Linda Tortolero curator to the Women of Juarez exhibit.
Women of Júarez: Rastros y Crónicas an art exhibit at the National Museum of Mexican Art is now open, it reminds us that what happens to one of us can happen to all of us. Ericka Sanchez and Diana Pando have interviewed a few folks, including curators and visitors, about the powerful and reflective exhibit. This is part one of the Women of Juarez exhibit. Women of Júarez: Rastros y Crónicas an art exhibit at the National Museum of Mexican Art is now open, it remnds us that what happens to one of us can happen to all of us. Ericka Sanchez and Diana Pando have interviewed a few folks, including curators and visitors about the powerful and reflective exhibit.
This is part one of the Women of Júarez exhibit. Since 1993 to the present hundreds of young women and girls have gone missing in the city of Júarez, Chihuahua, Mexico. Their raped and mutilated bodies often turn up in the desert, in vacant lots and drainage ditches and their killer(s) never brought to justice.
Broken Dreams / Los sueños rotos, 2009 mixed media on canvas by Rocio Caballero
After viewing the exhibit Diana Pando reached out to one of the curators, Linda Tortolero, to discuss the importance of this exhibit and here is what she had to say:
D: Why do you feel the Women of Júarez is an important story to tell through the arts and what do you want the impact to be for the viewer, the artist and ultimately the women of Júarez?
L: We hope that visitors to the exhibition learn about the femicide in Júarez and the underlying struggles of women in Mexico. We want to motivate the audience to take action and to acknowledge the inequalities that women face around the world. In addition, it’s important to educate visitors that art is a powerful medium by which artists and museums educate the public about important socio-economic issues. Mexico and Mexican and Mexican American artists have a long and proud tradition of reflecting on societal conditions through art. I think that for artists the creation of work is an expression of what moves them, what is important to them and what they want others to learn or know or feel. Undoubtedly, the participating artists felt greatly about the subject and the overarching challenges that women in Juarez and Mexico face. In addition, the pieces in the exhibition demonstrate the thought and reflection that the artists had and carry with them throughout the creative process.
D: How has this exhibit changed you?
L: I think the exhibition has heightened my awareness about the challenges women face especially low-income women in Juarez and Mexico. I am reminded of how fortunate I am and that the death and disappearance of every woman is a separate and unique story of tragedy and that their families and friends deserve justice.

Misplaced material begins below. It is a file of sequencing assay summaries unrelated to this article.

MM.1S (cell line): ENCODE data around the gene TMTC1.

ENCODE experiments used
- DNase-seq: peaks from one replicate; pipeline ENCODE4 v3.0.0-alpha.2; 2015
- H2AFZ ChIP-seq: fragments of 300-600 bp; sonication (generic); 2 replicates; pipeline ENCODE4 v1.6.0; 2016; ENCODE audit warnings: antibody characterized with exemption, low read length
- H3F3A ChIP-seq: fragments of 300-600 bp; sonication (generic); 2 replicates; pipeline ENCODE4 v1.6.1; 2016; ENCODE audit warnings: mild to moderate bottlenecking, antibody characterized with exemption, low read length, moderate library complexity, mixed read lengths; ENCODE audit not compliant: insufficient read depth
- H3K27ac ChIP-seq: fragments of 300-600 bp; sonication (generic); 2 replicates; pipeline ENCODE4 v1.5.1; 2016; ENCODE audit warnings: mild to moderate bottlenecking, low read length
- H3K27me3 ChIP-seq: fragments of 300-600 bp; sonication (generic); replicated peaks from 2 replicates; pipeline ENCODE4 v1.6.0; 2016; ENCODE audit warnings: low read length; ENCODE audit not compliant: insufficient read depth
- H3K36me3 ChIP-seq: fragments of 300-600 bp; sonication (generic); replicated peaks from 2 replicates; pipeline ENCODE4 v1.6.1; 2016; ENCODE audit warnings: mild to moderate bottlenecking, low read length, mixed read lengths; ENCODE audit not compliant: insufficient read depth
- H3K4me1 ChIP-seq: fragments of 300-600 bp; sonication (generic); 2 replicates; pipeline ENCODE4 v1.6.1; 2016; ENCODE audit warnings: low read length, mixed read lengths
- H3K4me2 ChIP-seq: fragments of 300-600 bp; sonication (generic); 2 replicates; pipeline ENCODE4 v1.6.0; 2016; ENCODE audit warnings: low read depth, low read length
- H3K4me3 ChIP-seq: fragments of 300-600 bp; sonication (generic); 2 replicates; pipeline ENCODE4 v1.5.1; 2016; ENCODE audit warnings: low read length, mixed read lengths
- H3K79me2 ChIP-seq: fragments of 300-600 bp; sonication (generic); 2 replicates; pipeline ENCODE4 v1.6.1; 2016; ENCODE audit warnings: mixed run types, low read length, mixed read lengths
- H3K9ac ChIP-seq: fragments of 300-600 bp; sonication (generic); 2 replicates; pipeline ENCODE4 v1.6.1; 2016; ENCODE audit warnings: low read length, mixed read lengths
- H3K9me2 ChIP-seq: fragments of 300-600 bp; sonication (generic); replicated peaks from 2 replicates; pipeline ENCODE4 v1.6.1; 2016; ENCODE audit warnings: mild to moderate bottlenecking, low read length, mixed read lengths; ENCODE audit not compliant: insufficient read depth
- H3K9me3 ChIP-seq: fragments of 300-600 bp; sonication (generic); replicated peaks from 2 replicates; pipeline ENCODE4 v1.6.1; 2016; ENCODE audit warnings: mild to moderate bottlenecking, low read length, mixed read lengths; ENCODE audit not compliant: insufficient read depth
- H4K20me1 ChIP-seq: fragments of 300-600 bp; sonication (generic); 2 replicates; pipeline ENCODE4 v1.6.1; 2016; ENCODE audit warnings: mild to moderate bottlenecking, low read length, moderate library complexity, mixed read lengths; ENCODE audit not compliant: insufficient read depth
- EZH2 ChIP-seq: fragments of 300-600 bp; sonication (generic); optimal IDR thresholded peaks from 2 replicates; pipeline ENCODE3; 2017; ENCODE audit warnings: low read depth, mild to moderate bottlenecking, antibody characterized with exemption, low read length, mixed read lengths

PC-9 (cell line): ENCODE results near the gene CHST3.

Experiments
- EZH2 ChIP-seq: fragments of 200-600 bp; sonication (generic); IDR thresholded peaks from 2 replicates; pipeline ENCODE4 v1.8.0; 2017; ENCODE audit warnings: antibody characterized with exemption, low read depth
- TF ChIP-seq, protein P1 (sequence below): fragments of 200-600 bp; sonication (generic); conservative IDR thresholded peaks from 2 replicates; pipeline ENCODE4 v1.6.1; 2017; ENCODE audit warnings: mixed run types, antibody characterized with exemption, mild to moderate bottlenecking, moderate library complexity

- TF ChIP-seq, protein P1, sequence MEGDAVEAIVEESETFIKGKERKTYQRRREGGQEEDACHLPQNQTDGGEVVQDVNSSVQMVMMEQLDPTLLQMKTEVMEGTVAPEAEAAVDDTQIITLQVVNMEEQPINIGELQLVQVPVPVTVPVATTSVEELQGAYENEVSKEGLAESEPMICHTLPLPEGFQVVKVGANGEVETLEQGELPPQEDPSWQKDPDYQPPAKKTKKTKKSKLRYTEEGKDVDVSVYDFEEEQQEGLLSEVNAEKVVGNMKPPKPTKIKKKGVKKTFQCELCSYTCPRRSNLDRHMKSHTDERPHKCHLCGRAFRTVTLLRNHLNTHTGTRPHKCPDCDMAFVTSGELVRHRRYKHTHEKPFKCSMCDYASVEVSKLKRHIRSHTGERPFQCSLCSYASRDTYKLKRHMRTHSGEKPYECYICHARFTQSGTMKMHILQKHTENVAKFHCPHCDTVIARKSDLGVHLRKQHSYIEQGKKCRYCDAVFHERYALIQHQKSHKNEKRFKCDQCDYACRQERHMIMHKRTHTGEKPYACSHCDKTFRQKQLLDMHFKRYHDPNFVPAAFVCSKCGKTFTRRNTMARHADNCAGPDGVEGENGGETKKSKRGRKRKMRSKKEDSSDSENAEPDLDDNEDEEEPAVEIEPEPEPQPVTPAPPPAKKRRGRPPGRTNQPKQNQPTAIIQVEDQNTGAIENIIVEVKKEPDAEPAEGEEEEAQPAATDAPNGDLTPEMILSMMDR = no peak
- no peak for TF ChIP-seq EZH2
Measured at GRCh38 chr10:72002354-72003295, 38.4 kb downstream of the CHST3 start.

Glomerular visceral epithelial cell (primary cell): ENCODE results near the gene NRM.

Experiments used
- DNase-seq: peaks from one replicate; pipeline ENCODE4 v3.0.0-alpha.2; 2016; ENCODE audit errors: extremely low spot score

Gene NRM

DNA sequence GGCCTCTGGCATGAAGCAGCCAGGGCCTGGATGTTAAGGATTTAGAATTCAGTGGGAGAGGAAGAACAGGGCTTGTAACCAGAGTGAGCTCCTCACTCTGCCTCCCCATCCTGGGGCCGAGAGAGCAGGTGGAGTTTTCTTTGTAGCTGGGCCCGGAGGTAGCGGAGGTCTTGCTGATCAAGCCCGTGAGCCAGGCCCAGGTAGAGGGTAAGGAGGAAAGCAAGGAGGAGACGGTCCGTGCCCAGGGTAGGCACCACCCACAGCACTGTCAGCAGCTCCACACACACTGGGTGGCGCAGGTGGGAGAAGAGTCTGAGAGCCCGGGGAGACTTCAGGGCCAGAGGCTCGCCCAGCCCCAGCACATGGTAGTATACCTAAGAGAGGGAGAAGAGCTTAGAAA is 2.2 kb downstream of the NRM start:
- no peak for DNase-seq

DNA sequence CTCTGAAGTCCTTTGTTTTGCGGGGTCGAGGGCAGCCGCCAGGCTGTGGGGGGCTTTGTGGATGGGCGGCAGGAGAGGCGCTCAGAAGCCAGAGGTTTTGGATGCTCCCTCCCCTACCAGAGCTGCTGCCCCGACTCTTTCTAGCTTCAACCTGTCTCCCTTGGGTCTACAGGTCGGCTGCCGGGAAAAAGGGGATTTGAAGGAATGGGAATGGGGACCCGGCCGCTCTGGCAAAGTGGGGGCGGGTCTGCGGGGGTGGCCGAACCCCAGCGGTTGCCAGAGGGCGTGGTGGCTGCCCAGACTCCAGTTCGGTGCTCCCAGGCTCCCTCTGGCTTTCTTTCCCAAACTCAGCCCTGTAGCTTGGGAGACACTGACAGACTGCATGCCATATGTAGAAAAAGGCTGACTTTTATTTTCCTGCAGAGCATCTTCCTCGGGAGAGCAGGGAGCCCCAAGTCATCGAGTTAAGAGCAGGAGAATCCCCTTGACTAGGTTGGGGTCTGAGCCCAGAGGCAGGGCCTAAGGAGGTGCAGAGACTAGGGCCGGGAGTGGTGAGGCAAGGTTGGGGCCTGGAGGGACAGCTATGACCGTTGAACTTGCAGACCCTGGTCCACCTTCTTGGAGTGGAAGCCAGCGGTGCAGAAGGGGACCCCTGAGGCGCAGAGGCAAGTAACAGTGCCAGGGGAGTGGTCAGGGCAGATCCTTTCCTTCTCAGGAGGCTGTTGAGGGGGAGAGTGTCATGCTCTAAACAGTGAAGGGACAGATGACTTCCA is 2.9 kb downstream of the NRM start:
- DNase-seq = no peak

Additionally, the power of art is truly overwhelming and when Dolores and I selected the pieces I recall how moved I was when I saw the proposed pieces. As I walk around the gallery and observe the visitors, I feel the same sensation vicariously and I am reassured when I notice how they react strongly to the pieces with feelings of sadness, shock, enragement and curiosity about the subject.
D: What does this femicide in Júarez tell you about the global escalation of violence against women?
L: Femicide and violence against women is sadly prevalent throughout the world. The negative portrayals of women, the lack of educational and entrepreneurial opportunities for women and the denial of the existing gender inequality have perpetuated the grievous acts of violence against women. I think that many societies and governments have failed to have honest discussions about the challenges that women face, and then also fail to take decisive, meaningful actions and create policies and adopt effective strategies to end gender inequality. Once women are respected as equals and allowed the opportunities to succeed, I believe that violence against women will diminish. Moreover, women will be empowered to fight back and challenge existing systems that work to talk away their rights and subject them to a lesser socio-economic and political status.
D: What can we do to help stop the femicide in Júarez?
L: Education about the issue is key. In order to end violence against women, education about gender inequality and how to prevent violence in families and communities is absolutely necessary. Children and youth must learn at a young age that women and men are equal and understand the damaging effects violence has in the lives of many. Furthermore, Mexico needs a modern, effective judicial system and law enforcement departments at every level of government, free of corruption and with adequate compensation, that can properly investigate and prosecute crimes.